A handshake, a casual high-five, a polite and efficient end to a phone call: Such behaviors are among the building blocks of social interactions.
These interactions also require retooling behaviors on the fly — retracting an outstretched hand when the other person moves in for a hug or changing the subject when a conversation partner has lost interest.
All of these skills can be challenging for autistic people. And they all depend on the brain’s hub for prediction, error correction and routine learning: the cerebellum.
The main job of the cerebellum, a butterfly-shaped structure at the base of the skull, was long thought to be coordinating movement — a function that has only peripheral ties to autism.
“If you go to the traditional view of the cerebellum, nothing about autism should at all jump out at you,” says Peter Tsai, assistant professor of neurology at the University of Texas Southwestern in Dallas.
But mounting evidence over the past decade has pointed to a role for the cerebellum in cognition and social skills. There is also increasing support for the idea that problems with the cerebellum contribute to autism.
“There’s now more and more evidence to say that actually it’s not just an innocent bystander, that suggests there is causation here,” Tsai says.
Researchers have traced connections between the cerebellum and social brain circuits — and have linked disruption of those circuits to autism or its traits. Meanwhile, behavioral data hint that the cerebellum calibrates social skills in a way that is analogous to its role in movement.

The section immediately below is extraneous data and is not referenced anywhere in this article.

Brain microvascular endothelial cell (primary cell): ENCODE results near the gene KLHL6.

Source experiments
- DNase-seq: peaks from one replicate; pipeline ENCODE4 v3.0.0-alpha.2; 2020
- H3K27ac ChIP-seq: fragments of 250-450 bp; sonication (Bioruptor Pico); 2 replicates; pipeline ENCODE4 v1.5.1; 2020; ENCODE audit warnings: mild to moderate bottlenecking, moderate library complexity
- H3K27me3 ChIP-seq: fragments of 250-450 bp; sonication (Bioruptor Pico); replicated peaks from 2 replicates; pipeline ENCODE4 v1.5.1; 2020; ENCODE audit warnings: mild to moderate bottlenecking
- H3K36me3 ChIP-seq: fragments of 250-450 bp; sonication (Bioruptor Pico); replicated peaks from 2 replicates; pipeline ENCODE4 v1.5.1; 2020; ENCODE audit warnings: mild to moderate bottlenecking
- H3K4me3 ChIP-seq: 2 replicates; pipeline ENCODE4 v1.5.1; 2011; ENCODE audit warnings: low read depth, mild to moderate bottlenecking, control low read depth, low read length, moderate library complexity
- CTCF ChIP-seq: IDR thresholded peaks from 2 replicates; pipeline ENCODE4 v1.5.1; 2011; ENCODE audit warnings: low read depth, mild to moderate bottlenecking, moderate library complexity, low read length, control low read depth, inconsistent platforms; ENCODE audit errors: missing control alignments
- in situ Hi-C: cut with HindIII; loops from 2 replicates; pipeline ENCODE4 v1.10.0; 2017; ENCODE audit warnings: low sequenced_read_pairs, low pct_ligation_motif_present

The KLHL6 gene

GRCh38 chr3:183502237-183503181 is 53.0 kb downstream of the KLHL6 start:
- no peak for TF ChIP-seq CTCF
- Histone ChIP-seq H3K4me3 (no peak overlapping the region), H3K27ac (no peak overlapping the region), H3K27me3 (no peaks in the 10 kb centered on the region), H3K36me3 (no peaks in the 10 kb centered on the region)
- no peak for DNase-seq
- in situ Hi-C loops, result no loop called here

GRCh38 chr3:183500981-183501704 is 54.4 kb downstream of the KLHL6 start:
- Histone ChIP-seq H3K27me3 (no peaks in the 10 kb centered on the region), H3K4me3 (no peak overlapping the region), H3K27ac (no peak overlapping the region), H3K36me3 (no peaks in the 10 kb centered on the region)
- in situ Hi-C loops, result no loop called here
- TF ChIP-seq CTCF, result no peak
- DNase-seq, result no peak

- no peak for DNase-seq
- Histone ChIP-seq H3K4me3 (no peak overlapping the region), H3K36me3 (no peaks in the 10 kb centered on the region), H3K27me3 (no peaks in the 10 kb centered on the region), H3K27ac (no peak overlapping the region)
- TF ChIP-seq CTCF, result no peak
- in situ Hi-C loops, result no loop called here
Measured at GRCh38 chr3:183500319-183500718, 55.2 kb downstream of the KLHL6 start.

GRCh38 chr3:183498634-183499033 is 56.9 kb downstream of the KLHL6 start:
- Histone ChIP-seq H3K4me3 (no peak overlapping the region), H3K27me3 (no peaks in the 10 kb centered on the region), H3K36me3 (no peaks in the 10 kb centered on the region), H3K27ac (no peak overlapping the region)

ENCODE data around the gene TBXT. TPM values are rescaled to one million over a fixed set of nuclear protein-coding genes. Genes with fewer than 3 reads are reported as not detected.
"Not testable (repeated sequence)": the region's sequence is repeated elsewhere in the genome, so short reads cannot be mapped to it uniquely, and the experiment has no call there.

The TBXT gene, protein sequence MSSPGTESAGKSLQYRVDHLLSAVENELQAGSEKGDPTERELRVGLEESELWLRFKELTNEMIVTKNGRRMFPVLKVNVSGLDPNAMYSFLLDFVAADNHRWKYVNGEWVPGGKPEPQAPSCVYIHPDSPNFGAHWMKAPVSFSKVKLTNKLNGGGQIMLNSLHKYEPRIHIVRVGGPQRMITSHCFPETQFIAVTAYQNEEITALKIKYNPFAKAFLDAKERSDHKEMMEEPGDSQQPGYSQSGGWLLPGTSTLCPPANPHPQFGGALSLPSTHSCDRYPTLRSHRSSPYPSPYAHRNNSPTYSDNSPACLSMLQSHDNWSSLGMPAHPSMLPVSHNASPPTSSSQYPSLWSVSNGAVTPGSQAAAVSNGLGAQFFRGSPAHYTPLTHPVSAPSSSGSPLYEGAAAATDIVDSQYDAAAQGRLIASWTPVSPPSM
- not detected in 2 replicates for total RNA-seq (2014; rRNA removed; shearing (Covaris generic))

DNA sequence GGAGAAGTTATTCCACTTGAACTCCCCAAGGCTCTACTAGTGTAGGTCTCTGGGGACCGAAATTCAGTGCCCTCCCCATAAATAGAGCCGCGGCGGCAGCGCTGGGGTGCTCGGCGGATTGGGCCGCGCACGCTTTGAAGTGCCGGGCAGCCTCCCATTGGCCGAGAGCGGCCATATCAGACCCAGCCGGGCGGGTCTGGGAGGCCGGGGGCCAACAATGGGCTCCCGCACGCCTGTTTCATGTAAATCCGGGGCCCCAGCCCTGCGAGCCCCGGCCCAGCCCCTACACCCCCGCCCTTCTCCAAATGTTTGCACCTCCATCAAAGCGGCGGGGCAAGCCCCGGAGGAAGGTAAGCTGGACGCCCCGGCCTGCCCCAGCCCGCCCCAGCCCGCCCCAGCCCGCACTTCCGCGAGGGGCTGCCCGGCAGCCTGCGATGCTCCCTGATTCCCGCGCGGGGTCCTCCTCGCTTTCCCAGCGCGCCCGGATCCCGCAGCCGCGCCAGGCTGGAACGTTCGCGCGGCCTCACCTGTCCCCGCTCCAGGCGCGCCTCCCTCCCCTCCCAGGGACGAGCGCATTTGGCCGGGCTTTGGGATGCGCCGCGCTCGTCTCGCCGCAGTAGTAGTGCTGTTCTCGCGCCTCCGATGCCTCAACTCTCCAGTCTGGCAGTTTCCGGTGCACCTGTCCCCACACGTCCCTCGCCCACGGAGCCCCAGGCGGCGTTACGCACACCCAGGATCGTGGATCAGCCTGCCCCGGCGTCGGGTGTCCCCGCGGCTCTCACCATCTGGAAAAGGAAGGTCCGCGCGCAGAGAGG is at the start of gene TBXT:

Knowledge of the region’s importance in autism is inspiring a search for new treatments, too. Ideas range from electrical stimulation of the region to shaping cerebellar circuits through video games.
For more than 20 years, researchers have known that postmortem autism brains show a loss of neurons called Purkinje cells, which carry signals out of the cerebellum1. This pattern is one of the most consistently identified features in these brains. Many imaging studies have also shown differences in the size of the cerebellum, or in parts of the structure, between autistic and neurotypical people2.
For a long time, researchers did not know what to make of these findings. It was hard to square the notion of autism as a condition affecting communication and social skills with the cerebellum’s role as a motor hub.
Still, evidence pointing to a role for the cerebellum in autism kept accumulating. Some of the findings suggested that motor problems “are actually a bigger part of autism than initially we recognized,” says Matthew Mosconi, associate professor of clinical child psychology at the University of Kansas in Lawrence.
Mosconi and others have found that autistic people often have impairments in eye movements, grip strength and other functions linked to the cerebellum. And in 2018, a European analysis of brain scans from almost 500 people showed that people with autism have altered connectivity between the cerebellum and sensory and motor networks of the brain.
Other research links the cerebellum to autism’s core traits. For example, disrupting certain genes associated with autism, such as TSC1 and PTEN, only in Purkinje cells is enough to trigger social problems in mice. And infants born prematurely who have injuries to the cerebellum from bleeding or lack of oxygen around the time of birth have dramatically increased odds of having autism.
In the 2000s, researchers learned that the cerebellum has a topography of functional areas akin to those of the cerebral cortex, and that different parts of the cerebellum are active during different tasks3.
These findings expanded researchers’ view of the cerebellum’s role beyond the fine tuning of movement to predicting and correcting errors in other domains: Just as the cerebellum prevents people from tripping on an uneven sidewalk, it might also alert them when they sit too close to a conversation partner, or help them laugh or sympathize at appropriate times.